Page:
This week and next week we will be reading "fairy tales." When you think of fairy tales like Cinderella and Snow White, you probably think of them as being stories for children. And you will indeed find children's versions of these stories in books and in movies. Yet these stories were not always considered to be just for children, as you can see by in the work of the Brothers Grimm. When Jacob Grimm and Wilhelm Grimm published their famous collection of German "Märchen" (usually translated as "fairy tales"), they were interested in far more than children's stories: Jacob Grimm and Wilhelm Grimm were interested in German mythology, and they saw these folktales as being part of the German mythology tradition.
Of course, the Brothers Grimm realized that many of the folktales they collected had a special appeal for children. So when they published their first collection of German folktales in 1812 they called it Kinder- und Hausmärchen, or, Children's Tales and Household Tales. These were stories for children - but also stories not for children, stories for the "household." In order to understand what that means, you can try to imagine what life was like in 1812. At that time, there was no television, and no radio - so storytelling was an entertainment shared by the whole household. Sitting around and telling stories was the equivalent of watching TV or listening to the radio. So there were stories you might tell when children were around... and stories you might tell only after the children had been put to bed. The Brothers Grimm collected their stories from storytellers who were still alive in 1812; they also worked from some earlier written sources. Although the Brothers Grimm used a more-or-less uniform storytelling style in their versions of the stories, they retained some of the original storytelling style, sometimes including the distinctive final words that a storyteller would use to indicate that the story was over: for example, "My tale is done, there runs a mouse, whosoever catches it, may make himself a big fur cap out of it" (at the end of Hansel and Grethel).
So, even though the Brothers Grimm are now most commonly found in the children's section of the bookstore, they were really not interested in children at all! They were interested in the folk traditions of Germany and the ancient traditions that were preserved by these stories of the "people" - the "Volk", or "folk." You can get a clear sense of the motivations of the Brothers Grimm if you put the "fairy tales" in the context of the other folk traditions and mythology that they studied. Together, the Brothers Grimm published collections of "Old German Tales" and "German Sagas" and an edition of the "Lays from the Elder Edda." They were also major contributors to the first modern German dictionary, which had a strong historical emphasis.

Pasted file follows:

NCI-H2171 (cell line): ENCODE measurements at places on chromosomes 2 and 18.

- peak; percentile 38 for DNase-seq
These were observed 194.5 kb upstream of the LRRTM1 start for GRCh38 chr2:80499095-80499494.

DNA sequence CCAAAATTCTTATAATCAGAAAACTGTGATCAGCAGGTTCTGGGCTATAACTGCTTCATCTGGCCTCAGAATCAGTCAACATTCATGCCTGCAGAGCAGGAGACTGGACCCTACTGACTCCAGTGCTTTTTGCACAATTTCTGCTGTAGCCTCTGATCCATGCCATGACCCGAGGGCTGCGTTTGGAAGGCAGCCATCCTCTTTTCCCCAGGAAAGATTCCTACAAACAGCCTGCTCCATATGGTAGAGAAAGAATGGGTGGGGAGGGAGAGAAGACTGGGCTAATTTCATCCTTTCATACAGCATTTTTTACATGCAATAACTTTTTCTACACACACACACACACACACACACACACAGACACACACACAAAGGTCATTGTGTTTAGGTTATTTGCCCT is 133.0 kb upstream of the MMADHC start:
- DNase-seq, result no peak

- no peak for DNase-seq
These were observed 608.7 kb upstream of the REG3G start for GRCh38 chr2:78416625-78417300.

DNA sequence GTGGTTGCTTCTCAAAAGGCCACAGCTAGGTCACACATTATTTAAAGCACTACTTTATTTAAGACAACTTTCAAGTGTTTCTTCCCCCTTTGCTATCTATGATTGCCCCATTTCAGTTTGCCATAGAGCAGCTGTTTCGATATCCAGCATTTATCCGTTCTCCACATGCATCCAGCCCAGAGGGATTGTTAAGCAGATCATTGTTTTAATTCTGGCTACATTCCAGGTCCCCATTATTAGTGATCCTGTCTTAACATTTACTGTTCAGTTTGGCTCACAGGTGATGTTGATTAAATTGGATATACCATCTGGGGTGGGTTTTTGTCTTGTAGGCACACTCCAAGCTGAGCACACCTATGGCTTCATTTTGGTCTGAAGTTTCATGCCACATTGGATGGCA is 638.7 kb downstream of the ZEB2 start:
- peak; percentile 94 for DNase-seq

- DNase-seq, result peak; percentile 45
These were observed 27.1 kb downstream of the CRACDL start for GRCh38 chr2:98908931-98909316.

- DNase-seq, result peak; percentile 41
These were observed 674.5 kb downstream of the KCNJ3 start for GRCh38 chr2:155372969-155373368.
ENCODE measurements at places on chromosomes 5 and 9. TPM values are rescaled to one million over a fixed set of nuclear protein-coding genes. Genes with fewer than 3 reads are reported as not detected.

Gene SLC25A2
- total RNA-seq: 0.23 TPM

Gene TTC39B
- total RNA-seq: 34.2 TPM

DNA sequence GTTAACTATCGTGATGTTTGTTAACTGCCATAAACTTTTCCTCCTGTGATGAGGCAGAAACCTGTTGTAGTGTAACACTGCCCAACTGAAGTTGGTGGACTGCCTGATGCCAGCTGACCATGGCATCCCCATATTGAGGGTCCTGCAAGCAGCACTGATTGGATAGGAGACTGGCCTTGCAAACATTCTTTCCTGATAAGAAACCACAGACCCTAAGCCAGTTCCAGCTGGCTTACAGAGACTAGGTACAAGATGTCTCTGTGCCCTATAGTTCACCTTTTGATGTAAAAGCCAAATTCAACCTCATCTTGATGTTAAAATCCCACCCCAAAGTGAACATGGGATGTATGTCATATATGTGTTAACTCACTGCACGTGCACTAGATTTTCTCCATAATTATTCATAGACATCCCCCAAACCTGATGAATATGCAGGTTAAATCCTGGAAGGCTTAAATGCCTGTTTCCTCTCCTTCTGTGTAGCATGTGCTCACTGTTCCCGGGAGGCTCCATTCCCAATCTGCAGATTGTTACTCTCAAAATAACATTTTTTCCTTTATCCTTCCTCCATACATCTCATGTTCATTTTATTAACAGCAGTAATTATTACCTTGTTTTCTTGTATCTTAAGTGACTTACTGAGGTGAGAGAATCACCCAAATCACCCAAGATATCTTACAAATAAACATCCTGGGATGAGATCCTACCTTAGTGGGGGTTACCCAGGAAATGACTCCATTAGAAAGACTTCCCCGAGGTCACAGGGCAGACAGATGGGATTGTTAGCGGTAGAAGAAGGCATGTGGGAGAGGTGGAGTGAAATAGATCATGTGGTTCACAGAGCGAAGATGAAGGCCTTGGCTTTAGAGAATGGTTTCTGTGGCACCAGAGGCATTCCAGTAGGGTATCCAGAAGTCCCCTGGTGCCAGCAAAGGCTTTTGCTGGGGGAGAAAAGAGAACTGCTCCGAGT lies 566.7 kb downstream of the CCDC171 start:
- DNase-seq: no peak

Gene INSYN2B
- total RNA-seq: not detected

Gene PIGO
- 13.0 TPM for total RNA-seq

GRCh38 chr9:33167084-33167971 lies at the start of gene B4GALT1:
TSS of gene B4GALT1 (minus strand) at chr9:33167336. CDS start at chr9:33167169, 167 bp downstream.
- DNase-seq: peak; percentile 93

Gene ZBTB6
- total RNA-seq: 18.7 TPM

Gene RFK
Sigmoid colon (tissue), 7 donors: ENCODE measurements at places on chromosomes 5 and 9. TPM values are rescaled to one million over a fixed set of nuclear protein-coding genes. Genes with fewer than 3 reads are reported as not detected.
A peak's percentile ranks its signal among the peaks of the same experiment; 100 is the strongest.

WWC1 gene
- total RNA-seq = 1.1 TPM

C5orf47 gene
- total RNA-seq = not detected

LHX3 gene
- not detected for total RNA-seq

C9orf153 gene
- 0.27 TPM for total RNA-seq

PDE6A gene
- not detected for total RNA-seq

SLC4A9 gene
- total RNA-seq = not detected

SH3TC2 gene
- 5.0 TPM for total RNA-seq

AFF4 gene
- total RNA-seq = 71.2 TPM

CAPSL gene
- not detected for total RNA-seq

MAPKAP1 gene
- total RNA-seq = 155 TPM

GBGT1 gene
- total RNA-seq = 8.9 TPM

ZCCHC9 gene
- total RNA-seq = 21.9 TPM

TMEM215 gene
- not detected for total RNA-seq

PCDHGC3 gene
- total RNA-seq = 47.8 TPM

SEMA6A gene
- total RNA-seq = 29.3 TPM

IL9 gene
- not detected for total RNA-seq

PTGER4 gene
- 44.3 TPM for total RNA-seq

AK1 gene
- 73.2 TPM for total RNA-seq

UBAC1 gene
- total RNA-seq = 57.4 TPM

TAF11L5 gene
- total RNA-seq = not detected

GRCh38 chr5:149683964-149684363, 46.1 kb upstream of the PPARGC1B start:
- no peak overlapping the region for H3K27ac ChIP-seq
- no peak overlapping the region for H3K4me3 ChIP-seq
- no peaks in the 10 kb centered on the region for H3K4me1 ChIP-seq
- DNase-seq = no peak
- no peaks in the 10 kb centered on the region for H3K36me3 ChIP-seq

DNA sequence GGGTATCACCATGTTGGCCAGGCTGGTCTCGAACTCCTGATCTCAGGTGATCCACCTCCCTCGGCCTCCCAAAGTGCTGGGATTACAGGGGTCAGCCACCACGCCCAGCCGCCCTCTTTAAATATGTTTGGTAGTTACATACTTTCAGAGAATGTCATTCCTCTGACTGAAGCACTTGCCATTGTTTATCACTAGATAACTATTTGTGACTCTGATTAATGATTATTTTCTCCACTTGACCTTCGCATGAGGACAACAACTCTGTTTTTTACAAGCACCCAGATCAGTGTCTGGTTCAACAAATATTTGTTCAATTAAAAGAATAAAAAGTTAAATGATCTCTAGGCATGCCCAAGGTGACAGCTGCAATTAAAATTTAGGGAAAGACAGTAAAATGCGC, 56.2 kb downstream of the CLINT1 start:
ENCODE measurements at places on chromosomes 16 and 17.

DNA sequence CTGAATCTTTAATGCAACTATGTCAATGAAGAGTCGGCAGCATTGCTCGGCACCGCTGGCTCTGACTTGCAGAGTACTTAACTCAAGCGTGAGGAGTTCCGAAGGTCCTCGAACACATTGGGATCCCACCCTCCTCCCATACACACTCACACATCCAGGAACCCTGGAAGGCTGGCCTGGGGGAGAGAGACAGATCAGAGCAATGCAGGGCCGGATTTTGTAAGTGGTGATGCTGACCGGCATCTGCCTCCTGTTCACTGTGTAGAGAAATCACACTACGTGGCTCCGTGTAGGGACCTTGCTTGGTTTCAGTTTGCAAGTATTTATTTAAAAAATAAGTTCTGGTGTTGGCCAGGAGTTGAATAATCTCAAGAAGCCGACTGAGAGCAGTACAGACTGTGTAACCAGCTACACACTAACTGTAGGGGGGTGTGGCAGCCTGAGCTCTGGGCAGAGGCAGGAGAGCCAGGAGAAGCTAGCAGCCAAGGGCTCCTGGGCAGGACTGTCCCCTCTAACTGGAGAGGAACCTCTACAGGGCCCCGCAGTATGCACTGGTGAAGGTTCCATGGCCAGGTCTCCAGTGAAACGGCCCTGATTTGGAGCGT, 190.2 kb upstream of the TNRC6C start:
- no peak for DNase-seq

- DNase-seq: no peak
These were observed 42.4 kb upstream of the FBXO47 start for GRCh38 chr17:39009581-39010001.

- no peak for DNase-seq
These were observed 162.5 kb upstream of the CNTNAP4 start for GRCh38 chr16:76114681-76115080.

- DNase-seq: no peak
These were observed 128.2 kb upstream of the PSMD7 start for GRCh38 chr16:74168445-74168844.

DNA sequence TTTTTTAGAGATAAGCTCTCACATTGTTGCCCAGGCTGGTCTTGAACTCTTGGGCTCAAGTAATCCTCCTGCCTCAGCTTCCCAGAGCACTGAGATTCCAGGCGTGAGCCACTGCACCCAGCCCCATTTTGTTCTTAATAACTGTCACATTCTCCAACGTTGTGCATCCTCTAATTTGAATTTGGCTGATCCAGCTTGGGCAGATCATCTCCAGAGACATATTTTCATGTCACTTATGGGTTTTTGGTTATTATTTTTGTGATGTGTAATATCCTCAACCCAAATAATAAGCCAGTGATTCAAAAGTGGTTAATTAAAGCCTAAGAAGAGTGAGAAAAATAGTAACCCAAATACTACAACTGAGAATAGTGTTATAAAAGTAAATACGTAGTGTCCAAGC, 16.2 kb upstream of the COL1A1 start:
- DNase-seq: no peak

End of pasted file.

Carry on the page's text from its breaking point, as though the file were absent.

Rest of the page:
Jacob Grimm, in particular, was famous for his work in historical linguistics, the study of how languages change over time. The Brothers Grimm were interested in linguistics because this branch of linguistics made it possible for them to study the history of a culture through the history of its language. If you have ever taken a linguistics course, you are probably familiar with "Grimm's Law", which refers to Jacob Grimm's description of historical sound changes in Indo-European languages. Grimm's Law is still a cornerstone of modern linguistic science.
In addition to their joint publications, the two brothers published independent works, which likewise show their interest in ancient German traditions and the traditions of other ancient Germanic peoples:
Clearly, these men were not specialists in children's literature! They were seeking to discover the cultural history of the German people as it had been preserved in popular folktales and other storytelling traditions.
Hopefully, you will now start to see what a strange fate has happened to the stories called "myths" in English, and the stories called "folktales." It is a very paradoxical problem! Even though "myths" and "folktales" refer to pretty much the same kind of stories, these words have entirely different connotations in English.
Yet as the Brothers Grimm recognized, folktales are a form of mythology. Remember: the Greek word "mythos" just meant a "story"! The Brothers Grimm collected the kinds of stories that you might tell sitting around the kitchen, and they also collected the stories told by German minstrel singers, and epic sagas about mythical heroes, along with many other folk traditions. For the Brothers Grimm, these stories all contributed to an understanding of German cultural history.
So while you will probably have lots of memories from your own childhood as you read this week's stories (including memories of the Disney versions, definitely intended for children), try to see what happens if you think about these stories as myths rather than fairy tales. You probably all know Cinderella, but what happens if you think about Cinderella as a mythological figure...? Give it a try - that would get you a lot closer to how the Brothers Grimm thought about what they were doing when they collected their German Märchen!
Languages / Anthropology 3043: Folklore & Mythology.
Laura Gibbs, Ph.D.
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